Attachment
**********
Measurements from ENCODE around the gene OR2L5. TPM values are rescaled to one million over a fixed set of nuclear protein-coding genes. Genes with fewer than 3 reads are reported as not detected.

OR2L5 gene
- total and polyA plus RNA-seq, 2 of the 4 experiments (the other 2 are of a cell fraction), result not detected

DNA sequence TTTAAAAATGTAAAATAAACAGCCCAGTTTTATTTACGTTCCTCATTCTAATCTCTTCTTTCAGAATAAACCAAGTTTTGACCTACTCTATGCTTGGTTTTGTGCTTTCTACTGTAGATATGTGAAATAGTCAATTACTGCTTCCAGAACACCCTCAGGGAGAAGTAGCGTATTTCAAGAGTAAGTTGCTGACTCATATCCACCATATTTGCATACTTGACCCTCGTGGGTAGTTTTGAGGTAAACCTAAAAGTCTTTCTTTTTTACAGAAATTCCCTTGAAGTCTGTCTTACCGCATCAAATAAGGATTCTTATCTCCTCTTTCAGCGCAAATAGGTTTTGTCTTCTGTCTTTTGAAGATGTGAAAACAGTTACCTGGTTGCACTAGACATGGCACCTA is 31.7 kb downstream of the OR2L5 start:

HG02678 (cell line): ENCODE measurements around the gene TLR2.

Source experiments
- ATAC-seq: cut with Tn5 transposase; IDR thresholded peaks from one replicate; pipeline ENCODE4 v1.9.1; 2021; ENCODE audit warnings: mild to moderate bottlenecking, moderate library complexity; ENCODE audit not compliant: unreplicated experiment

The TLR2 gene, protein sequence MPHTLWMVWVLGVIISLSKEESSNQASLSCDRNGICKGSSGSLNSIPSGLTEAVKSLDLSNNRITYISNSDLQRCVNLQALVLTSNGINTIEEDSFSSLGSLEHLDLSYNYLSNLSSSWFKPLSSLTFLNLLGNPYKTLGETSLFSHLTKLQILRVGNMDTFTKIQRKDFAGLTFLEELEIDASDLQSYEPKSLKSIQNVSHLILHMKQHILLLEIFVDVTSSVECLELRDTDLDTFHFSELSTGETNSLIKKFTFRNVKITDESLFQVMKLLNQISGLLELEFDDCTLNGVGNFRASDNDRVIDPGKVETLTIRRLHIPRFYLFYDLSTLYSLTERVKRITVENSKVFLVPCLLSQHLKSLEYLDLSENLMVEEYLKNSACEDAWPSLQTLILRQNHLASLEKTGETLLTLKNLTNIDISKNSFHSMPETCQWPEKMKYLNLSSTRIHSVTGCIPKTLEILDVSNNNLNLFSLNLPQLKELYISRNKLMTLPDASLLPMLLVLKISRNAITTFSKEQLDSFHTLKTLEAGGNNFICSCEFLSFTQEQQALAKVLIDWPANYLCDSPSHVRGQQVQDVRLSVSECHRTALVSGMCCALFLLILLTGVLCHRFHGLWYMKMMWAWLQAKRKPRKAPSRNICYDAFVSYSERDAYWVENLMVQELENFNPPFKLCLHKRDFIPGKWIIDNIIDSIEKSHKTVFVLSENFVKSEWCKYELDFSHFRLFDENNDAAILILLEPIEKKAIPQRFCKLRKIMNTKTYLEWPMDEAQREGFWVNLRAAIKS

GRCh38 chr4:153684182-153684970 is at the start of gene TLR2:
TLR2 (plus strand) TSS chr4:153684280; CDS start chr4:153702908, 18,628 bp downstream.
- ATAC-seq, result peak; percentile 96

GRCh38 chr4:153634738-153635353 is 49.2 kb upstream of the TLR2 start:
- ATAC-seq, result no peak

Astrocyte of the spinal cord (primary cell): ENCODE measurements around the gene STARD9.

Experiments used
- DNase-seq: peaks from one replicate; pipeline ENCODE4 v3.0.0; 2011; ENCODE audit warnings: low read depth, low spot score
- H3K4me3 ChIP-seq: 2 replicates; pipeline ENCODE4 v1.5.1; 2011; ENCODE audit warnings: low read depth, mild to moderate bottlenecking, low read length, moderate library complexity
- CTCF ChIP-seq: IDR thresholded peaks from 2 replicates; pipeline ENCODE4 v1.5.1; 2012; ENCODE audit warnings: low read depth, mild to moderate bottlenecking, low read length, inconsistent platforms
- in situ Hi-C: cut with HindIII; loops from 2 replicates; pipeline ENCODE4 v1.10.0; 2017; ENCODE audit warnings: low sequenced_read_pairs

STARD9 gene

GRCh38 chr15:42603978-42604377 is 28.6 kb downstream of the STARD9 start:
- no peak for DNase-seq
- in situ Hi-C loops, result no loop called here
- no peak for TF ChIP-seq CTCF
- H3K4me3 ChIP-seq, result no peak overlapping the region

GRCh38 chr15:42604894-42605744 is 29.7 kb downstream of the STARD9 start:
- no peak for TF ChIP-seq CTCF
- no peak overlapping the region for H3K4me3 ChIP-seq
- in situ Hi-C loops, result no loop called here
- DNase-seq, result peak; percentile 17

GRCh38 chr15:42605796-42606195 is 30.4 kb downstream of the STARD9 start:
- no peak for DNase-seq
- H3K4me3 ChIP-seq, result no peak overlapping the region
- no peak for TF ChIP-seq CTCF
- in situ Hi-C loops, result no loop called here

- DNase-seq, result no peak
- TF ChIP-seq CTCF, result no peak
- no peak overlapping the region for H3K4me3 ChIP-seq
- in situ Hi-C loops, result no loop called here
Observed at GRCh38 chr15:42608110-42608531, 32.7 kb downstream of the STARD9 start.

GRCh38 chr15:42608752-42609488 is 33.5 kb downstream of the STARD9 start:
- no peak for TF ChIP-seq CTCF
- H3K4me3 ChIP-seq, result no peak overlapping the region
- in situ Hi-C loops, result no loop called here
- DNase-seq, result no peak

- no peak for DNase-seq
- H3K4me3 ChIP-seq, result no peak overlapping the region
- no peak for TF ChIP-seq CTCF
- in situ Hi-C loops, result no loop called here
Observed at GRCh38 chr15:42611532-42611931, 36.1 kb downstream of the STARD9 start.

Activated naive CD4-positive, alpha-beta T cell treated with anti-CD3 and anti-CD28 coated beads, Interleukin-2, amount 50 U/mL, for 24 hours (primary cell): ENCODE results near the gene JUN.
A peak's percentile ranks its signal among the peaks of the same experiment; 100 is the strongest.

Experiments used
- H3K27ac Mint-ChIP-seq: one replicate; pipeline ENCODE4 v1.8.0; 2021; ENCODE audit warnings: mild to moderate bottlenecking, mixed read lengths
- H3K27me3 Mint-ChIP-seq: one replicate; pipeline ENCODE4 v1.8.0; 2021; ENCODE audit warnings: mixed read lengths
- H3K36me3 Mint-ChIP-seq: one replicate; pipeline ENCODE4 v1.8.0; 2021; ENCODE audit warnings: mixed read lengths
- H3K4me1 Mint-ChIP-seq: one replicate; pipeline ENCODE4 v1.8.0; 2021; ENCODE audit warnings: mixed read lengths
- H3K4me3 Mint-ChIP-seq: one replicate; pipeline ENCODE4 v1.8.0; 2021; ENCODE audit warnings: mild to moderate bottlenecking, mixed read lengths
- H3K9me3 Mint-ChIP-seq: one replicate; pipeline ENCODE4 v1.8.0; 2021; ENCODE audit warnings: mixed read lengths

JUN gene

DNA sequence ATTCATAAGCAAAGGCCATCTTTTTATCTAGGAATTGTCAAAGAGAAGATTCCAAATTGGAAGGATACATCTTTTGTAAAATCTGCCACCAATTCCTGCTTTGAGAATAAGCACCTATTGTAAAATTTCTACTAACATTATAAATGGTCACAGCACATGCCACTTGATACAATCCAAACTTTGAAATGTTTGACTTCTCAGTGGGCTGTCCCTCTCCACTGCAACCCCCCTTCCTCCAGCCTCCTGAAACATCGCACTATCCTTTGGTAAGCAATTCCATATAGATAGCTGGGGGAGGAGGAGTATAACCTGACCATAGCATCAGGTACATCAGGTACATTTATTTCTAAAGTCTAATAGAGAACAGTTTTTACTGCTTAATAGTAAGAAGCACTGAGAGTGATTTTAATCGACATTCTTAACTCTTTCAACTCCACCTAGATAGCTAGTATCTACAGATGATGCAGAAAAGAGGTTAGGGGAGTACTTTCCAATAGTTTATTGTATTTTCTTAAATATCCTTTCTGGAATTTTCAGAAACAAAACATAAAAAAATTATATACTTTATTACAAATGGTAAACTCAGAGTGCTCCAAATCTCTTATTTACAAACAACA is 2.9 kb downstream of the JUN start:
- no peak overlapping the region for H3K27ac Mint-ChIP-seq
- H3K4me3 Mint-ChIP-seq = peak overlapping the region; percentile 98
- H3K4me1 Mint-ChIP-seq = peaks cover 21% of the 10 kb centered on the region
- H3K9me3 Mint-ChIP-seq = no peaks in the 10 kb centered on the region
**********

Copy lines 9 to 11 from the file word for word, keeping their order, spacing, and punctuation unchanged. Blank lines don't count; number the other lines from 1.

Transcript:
GRCh38 chr4:153684182-153684970 is at the start of gene TLR2:
TLR2 (plus strand) TSS chr4:153684280; CDS start chr4:153702908, 18,628 bp downstream.
- ATAC-seq, result peak; percentile 96